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Women Forced Into Terrible Conditions In Mental Asylums In India, As If They Weren’t Human

Women's mental health issues have always been denied or ignored, and women in mental asylums are not even treated humanely by the powers that be, and their families after a while...

Women’s mental health issues have always been denied or ignored, and women in mental asylums are not even treated humanely by the powers that be, and their families after a while…

“Women have been driven mad, “gaslighted”, for centuries by the refutation of our experience and our instincts in a culture which validates only male experience.” ~ Adrienne Rich

My first memory of a woman survivor of a severe mental health condition is from the streets of my childhood small town, where she roamed homeless in her rags, was ridiculed and snubbed by all and then one day she went missing. We heard stories about her being sexually assaulted and made pregnant and finally taken in by some NGO.

Sadly, women’s health, especially mental health has never been a priority in Indian families. If a male member is institutionalized the family keeps track of their progress and wellbeing and hopes they will get better and back to “normal” life, but if it is a woman put in a mental asylum, she is often abandoned and forgotten.

Gender is a one of the critical determinants of mental health and mental illness. It determines the differential power and control men and women have over their socioeconomic position, status and treatment in society.

A report by Human Rights Watch in 2014 asserted that these women in mental asylums are “treated worse than animals.”

What did the Supreme Court say recently?

Mental Health Rehabilitation Institutions have never had a good reputation regarding the safety and treatment of these women. Recently the honorable Supreme Court of India observed, “”Based on certain research studies conducted by NIMHANS in 2016 and the National Commission for Women (NCW) in 2020, it has been highlighted that women in mental healthcare institutions face several indignities and violation of human rights…issues flagged are of serious concern.”

The Court was responding to a plea moved by advocate Gaurav Bansal who stated before the Court that ‘rehabilitation is a complex term and that relocation does not mean the same as reintegration’. He added several details like- tonsuring the heads of these women inmates, non-availability of sanitary supplies, and many such issues which rob these citizens of their basic dignity as human beings.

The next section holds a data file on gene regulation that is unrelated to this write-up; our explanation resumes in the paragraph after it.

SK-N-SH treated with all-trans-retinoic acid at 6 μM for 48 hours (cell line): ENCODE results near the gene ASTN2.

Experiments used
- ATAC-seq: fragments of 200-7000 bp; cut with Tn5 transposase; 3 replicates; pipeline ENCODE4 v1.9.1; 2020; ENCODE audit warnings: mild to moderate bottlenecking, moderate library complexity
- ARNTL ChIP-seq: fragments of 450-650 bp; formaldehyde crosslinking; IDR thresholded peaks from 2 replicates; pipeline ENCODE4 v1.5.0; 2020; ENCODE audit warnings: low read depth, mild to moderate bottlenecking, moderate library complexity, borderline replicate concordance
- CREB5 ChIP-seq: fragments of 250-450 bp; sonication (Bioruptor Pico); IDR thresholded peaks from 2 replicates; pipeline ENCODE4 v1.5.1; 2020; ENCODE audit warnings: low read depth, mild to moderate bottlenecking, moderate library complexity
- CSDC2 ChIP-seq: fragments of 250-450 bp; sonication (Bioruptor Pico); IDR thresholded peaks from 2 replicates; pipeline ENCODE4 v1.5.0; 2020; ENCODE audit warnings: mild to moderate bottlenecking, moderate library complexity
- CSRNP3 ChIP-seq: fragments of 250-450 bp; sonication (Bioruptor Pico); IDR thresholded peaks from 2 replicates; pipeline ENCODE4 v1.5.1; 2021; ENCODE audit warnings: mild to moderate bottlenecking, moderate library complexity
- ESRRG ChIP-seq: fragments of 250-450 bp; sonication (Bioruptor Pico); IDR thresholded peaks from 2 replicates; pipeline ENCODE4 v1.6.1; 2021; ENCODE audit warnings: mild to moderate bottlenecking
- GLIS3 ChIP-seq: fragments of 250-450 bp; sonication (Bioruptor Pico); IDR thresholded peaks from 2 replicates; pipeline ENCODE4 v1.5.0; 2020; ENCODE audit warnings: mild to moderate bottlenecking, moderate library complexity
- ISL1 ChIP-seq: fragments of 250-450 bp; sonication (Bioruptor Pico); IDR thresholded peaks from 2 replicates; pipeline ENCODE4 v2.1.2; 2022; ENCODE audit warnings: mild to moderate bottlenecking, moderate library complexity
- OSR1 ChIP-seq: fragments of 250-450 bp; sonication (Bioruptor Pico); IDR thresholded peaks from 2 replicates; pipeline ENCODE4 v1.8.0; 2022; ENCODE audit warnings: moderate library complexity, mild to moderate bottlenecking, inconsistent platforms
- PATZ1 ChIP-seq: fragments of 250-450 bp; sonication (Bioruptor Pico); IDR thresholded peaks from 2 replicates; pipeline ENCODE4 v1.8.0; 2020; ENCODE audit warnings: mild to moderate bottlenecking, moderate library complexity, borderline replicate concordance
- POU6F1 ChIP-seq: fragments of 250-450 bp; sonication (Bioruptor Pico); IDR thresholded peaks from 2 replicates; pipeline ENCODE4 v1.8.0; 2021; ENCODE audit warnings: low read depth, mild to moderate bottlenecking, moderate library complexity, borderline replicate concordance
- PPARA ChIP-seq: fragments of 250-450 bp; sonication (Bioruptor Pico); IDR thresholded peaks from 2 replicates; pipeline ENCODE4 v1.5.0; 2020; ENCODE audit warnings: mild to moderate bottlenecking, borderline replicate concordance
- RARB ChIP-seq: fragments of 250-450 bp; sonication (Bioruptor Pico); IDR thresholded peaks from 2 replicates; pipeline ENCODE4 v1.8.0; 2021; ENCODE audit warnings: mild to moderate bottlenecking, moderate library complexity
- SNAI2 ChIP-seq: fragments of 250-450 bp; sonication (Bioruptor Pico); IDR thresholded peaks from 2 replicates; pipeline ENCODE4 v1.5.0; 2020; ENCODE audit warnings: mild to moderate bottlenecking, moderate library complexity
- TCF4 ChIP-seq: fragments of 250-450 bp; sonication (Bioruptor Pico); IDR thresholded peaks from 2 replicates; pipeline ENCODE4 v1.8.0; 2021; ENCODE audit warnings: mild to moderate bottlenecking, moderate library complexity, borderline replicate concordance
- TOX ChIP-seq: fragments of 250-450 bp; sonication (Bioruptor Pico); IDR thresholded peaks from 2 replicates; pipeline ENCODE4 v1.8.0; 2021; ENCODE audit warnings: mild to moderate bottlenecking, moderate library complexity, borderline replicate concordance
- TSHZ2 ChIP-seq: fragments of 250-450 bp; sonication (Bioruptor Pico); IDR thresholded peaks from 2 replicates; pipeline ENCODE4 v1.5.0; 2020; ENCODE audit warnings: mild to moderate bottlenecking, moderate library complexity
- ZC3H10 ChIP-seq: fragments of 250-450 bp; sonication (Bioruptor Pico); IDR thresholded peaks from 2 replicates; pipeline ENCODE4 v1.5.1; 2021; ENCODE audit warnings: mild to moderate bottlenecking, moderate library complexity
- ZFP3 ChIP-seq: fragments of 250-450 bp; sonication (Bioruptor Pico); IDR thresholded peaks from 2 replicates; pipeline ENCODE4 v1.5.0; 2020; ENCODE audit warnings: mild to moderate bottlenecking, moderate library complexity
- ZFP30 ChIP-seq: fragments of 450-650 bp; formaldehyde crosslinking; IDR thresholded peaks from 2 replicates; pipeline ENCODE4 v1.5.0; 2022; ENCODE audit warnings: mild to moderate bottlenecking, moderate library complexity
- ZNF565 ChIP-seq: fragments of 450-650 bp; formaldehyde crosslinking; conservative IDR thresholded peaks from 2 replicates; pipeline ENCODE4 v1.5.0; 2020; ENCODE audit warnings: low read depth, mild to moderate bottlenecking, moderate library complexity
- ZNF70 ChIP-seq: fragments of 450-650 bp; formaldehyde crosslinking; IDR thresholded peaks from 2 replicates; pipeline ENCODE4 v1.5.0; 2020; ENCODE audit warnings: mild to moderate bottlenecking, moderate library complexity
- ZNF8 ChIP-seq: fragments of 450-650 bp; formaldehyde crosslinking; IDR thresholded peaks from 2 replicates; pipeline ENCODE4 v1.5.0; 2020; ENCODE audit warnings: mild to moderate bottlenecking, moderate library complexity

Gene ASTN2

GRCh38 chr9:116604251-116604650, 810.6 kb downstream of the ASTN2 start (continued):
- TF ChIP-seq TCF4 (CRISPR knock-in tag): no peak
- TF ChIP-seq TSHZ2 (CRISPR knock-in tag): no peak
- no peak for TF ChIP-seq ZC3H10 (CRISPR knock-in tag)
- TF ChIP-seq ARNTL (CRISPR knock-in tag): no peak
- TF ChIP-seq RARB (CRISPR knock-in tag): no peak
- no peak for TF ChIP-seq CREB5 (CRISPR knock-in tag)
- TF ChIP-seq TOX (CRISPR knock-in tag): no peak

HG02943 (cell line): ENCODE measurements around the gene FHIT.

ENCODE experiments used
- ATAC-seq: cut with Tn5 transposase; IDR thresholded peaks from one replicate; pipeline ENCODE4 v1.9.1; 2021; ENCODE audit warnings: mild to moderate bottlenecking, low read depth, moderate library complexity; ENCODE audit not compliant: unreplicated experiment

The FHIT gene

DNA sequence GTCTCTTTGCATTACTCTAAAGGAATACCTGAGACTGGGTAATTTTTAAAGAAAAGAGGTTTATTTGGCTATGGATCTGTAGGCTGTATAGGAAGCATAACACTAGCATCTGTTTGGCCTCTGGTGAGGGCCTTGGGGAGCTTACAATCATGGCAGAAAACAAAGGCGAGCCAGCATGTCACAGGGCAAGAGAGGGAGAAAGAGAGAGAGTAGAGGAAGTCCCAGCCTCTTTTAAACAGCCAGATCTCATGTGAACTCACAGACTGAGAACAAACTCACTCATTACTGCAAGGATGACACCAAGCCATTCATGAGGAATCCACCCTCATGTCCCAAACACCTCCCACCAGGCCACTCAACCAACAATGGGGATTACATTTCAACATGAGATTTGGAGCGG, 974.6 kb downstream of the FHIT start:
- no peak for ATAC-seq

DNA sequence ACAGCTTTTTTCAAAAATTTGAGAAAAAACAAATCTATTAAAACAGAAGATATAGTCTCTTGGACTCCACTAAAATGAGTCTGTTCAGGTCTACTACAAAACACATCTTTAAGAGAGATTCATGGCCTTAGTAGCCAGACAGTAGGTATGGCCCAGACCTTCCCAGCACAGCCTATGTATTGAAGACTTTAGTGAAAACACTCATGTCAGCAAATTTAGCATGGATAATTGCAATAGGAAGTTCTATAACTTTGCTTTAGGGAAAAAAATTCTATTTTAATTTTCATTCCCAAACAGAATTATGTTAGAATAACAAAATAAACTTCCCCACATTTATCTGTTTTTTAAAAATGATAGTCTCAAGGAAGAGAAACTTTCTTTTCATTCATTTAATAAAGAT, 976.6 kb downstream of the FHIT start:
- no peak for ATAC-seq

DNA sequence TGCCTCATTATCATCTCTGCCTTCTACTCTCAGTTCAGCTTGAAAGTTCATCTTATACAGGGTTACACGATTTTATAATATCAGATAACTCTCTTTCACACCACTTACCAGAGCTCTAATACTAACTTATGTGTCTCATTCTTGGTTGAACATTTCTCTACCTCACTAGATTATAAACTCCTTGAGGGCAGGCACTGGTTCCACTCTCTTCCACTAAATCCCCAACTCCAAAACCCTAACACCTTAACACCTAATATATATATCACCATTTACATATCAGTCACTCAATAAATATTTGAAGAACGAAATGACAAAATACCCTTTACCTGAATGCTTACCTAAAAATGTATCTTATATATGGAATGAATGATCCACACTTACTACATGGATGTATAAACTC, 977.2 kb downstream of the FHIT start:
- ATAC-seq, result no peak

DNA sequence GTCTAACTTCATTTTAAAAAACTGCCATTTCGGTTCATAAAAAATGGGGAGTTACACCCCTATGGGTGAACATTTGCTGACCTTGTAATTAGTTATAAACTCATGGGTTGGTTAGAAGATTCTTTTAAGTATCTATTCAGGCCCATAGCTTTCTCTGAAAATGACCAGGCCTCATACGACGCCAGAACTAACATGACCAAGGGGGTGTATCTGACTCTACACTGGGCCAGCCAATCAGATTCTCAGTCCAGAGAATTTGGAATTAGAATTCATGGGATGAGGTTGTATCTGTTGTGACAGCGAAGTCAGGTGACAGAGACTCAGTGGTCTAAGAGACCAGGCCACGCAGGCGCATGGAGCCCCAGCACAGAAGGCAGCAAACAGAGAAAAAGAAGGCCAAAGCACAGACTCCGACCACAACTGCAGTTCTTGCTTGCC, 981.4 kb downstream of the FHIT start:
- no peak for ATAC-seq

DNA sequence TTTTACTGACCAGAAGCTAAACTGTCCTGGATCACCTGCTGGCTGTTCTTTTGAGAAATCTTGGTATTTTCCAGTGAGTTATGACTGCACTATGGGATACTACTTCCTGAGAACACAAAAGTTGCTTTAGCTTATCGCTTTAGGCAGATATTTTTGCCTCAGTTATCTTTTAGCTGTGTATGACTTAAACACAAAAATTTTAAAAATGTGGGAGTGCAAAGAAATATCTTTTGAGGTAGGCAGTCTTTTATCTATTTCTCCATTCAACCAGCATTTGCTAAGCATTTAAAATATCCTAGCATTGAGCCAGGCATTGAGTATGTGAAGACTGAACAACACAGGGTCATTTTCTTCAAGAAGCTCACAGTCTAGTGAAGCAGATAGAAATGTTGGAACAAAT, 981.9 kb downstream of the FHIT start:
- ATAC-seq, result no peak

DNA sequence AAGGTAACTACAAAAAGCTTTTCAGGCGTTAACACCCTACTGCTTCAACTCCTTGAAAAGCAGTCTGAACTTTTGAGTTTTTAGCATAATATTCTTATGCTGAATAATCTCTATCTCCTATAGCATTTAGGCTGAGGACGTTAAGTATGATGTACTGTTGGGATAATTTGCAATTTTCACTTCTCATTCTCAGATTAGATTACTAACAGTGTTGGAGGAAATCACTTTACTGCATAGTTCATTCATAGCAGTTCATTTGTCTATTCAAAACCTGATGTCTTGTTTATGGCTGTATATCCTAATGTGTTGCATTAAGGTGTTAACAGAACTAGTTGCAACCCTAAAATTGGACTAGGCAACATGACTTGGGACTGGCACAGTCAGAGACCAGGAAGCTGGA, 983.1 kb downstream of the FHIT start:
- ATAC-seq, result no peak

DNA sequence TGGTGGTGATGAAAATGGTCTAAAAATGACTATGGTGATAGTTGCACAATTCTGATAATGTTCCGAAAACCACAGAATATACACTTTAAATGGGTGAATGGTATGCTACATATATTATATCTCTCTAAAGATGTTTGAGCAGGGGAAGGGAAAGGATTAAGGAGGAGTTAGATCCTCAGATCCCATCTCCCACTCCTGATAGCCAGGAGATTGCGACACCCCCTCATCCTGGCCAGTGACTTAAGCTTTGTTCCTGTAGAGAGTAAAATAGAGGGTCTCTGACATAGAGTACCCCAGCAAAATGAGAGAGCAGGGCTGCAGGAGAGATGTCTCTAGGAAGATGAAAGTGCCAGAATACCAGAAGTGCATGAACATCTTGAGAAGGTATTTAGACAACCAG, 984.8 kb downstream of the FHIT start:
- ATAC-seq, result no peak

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Double vulnerability of women in mental asylums

In a society that is already deeply steeped in gender-based discrimination, a psychosocial disability for a woman pushes her further down the margin of being ‘invisiblised’ to the extent of almost being ‘erased’ as a person.

There are so many horror stories of women being forcefully labelled as ‘mad’ and institutionalized by their birth and/or marital families to deprive them of property, wealth or family life. One just needs a willing psychiatrist to certify the woman as mentally ill and unfit to cohabit in a family environment, and then inside the institutions they become lesser-citizens deprived of even the basic human rights sometimes.

A 2019 report by National Commission for Women has clearly stated that women often stay longer in these institutions and facilities as compared to men because of the negligence and indifference of their families for years.

In the institutions they are treated at best as not individuals or people but as a herd, sometimes even sharing toiletries and made to eat calorie-deficit food from a repetitive menu. There was complete lack of privacy even when they use the toilets and baths.

Often these women also face obstetric violence and are subject to sexual abuse that goes unreported or underreported.

Many welfare provisions as suggested by the Mental Healthcare Act of 2017 are yet to be implemented and in the lack of which the circumstances of these women haven’t changed much over decades, some of them have actually spent more than half of their lifetimes there.

Can we remember that we’re dealing with human beings?

In India all women live under the constant social and familial pressure to meet gender-specific role expectations related to work and marriage. When a mental illness or even a brief period of institutionalisation for the same becomes part of a woman’s life story then she is deemed unfit for socially acceptable behaviour. Those forgotten and put in the institutions indefinitely get reduced to mere dependents on the government and statistics to be updated every year. Their stories, their individuality, sometimes even their real names, identities and lived experiences are reduced to manuals, reports and surveys and dumped on some official website.

A handful of women who recover never get rehabilitated back into the society or their families due to ongoing stigma and end up being destitute. The trauma informed interventions for these women need to be accessible and gender sensitive.

It is time women are considered equal humans, especially those in mental health institutions, most of whom might not be raise voice for themselves but remain in essence equal and rightful citizens of this country whose rights need respect and protection by people and institutions alike.

Image source: Marie-Ève Beaulieu on pexels

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About the Author

Pooja Priyamvada

Pooja Priyamvada is an author, columnist, translator, online content & Social Media consultant, and poet. An awarded bi-lingual blogger she is a trained psychological/mental read more...

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